The New Three Pigs: Creating Happy _ Please & Thank You!

Dad Cents: Teach Your Children Biblical Principles of Money by Shane Barkley

Thank you to Mama C and The Boys for this great piggy bank recommendation:

To view any book more closely at Amazon, please click on image of book.


Teach your kids good money habits with FamZoo's Virtual Family Bank.

By Mia Wenjen, PragmaticMom


  1. divasupermum antoinette

    great tips for earning pocket monies for chores

  2. m

    I thought you’d like this link to go with this article:

  3. Check out this fun book that teaches kids about money – the NEW 3 LITTLE PIGS, Creating Happy… Please & Thank You. Funny & inspiring, the 3 little pigs take you on a delightful journey saving money and learning good manners too. And oh no… they have a sudden surprise. A lonely rude wolf comes to town – but something good happens to all of them! Insightful & encouraging for all ages. Visit http://www.CharacterAvenue.com

    Posted by Gloria

    From my LinkedIn Group MOPS International

  4. Looks great. Thank you for the book recommendation!

  5. We recommend the book entitled Dad Cents. It’s got practical, biblical ideas for teaching kids about money in the different stages of childhood. Being wise with money is not simply a list of do’s and don’ts. A biblical and practical foundation that includes learning how to think about money is essential. In this book Shane Barkley gives the tools necessary to teach your children biblical principles about money. Visit http://www.biblicalparenting.org/productcart/pc/viewPrd.asp?idproduct=441&idcategory=0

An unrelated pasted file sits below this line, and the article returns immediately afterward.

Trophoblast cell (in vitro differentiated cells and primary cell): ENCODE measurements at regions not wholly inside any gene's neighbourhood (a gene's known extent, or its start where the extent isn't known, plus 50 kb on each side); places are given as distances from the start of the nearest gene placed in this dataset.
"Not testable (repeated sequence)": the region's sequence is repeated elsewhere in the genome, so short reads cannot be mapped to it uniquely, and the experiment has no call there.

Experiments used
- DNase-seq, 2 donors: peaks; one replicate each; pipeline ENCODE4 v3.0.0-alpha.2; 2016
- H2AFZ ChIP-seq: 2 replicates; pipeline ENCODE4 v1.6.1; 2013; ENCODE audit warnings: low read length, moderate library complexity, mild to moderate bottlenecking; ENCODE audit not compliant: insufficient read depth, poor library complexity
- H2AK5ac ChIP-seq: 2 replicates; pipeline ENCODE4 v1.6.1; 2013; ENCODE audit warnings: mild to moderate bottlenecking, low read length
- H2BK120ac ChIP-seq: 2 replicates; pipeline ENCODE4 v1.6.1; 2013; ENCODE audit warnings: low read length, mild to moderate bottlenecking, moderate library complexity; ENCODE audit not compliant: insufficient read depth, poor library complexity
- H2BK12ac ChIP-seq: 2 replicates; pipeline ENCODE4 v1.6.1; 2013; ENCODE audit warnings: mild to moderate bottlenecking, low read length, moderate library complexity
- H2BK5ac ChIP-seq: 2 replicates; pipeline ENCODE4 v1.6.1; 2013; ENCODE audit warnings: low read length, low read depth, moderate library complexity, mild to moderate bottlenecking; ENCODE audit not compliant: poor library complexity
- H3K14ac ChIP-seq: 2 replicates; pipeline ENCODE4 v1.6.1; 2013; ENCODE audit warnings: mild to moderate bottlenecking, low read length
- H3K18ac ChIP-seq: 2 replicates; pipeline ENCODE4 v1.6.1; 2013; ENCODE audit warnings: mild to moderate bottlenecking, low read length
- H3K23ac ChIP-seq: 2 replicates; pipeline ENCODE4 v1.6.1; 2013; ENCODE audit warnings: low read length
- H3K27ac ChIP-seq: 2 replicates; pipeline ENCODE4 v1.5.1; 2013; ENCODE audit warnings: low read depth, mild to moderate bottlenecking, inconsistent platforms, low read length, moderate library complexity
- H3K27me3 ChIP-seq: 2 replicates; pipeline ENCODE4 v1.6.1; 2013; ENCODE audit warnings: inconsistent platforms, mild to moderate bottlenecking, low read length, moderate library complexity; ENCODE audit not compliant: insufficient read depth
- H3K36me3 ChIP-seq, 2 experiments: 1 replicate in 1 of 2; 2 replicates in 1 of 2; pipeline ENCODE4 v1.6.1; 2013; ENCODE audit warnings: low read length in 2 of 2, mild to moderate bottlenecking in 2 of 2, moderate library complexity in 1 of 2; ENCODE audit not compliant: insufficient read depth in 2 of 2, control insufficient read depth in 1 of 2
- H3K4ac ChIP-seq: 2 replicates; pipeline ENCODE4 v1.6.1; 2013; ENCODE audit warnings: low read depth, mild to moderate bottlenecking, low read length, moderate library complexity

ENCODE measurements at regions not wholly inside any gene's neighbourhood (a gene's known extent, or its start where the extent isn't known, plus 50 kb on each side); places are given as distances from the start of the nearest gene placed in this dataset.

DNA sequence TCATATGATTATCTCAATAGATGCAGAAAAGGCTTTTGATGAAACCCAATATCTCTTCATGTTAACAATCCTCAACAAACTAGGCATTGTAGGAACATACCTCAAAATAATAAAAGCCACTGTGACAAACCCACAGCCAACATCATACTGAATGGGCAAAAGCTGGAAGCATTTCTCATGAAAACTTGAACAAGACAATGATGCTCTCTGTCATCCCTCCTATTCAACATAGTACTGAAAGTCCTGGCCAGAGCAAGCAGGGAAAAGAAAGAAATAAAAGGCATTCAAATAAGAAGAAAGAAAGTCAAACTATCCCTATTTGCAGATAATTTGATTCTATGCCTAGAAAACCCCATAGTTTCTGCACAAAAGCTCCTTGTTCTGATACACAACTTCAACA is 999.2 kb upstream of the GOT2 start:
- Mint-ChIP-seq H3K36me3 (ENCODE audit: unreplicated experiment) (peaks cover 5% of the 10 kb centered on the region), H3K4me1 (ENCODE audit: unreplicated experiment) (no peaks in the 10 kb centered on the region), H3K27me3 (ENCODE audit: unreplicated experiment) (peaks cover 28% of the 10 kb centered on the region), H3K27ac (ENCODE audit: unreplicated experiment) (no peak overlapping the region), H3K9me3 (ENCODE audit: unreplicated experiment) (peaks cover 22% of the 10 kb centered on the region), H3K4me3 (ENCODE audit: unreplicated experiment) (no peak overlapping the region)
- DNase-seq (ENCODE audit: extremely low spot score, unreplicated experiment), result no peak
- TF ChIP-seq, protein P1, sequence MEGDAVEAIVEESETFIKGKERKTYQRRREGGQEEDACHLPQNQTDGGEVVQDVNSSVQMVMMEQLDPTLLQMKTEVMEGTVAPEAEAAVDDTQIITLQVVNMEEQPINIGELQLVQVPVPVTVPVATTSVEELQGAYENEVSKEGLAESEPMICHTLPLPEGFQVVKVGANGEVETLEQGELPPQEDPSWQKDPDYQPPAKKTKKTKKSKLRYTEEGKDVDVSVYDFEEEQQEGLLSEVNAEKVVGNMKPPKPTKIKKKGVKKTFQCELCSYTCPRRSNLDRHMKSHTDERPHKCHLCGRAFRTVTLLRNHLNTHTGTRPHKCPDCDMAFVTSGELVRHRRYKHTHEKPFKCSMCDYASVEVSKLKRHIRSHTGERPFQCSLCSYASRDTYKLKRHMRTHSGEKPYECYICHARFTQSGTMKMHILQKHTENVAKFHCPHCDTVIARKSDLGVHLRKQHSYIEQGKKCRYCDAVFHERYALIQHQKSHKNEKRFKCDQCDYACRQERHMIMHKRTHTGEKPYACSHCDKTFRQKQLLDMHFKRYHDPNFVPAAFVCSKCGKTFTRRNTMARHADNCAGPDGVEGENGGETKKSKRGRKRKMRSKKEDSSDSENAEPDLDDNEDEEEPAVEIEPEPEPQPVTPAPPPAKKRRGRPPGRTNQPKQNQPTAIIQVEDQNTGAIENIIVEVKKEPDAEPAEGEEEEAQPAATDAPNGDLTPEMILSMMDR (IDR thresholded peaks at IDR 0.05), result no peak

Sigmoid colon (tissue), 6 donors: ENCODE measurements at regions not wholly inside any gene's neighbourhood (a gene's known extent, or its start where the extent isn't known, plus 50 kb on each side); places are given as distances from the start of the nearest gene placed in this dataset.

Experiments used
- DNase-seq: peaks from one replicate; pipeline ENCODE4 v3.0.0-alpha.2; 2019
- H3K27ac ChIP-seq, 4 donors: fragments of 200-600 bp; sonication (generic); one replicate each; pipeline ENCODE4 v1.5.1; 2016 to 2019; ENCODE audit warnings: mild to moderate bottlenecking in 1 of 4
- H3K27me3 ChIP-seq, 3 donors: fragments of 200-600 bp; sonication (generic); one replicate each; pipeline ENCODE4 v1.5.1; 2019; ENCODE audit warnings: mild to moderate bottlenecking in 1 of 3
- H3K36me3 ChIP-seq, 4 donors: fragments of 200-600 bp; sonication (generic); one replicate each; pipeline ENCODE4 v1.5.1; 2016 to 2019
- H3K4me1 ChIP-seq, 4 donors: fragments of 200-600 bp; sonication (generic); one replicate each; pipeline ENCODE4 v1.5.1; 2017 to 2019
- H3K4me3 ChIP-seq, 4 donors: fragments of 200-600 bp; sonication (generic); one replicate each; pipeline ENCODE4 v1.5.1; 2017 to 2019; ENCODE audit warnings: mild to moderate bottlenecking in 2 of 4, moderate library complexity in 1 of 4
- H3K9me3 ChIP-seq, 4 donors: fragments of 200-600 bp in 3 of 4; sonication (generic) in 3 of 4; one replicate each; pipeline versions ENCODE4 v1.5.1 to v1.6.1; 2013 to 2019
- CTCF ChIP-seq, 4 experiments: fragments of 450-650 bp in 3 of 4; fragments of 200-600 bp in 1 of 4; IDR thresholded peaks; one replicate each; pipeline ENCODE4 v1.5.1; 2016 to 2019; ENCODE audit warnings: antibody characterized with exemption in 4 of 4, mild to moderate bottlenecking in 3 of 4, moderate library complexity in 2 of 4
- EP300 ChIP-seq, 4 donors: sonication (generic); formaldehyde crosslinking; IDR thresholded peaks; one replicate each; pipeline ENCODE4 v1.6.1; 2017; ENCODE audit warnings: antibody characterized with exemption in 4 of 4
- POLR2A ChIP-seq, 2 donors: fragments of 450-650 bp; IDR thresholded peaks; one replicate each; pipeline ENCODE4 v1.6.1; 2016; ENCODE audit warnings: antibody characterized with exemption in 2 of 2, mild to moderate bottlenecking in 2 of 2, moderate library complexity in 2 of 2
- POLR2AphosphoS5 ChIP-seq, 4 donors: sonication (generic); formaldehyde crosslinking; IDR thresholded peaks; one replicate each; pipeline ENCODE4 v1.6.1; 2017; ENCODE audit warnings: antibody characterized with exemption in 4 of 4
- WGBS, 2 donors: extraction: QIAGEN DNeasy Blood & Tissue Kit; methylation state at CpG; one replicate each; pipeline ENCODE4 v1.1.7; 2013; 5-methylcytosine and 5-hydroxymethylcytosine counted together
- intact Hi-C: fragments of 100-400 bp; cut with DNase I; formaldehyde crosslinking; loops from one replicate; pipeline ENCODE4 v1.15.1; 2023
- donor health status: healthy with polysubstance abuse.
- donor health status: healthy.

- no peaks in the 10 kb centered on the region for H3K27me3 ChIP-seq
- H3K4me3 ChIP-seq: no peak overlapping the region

From my LinkedIn Group MOPS International

  6. Great topic. We just instituted allowance this year for our 7 1/2 year old: a portion just because ($2.70, this is 10 QR abroad) and a portion for chores (about $ 4 USD or 14 QR) Total is almost 1 dollar per year…

    For chores: he pulls his shades, turns off his lights, turns off the A/C (yes we can still use it this time of year), puts away his dirty clothes, puts his dishes in the dishwasher and wipes down the breakfast counter. I started a chore chart (and behavior chart). I told him we will track and see how he does and since it is posted he can see. I really wanted this to be positive as my son responds much better to the positive rewards. But said down the road if he is not doing chores we may have to dock for them.

    We have not gotten to the spend, save donate as much. He spends and donates easily (I will often times find his lunch money gone from his wallet and then a receipt in his school bag that he has donated to some cause, sweet! Now to work on the save!

    I am also in the process of teaching him little bits about being an entrepreneur and am writing a post with some of the entrepreneurs onine I a network with about how to teach this to our kids: so they have the choice.

    can’t wait to read the Three Little pigs book and try the Payoff.com

    • To Rajka,
      My kids also have trouble saving — one is very good at it but the other two prefer to spend. Matching the money that goes into their savings account did make a huge difference in their motivation. Sounds like your son in on a great path to financial responsibility! It’s wonderful that he’s so generous and supportive of others in need!

  7. Will try the matching! Thanks again for this tip!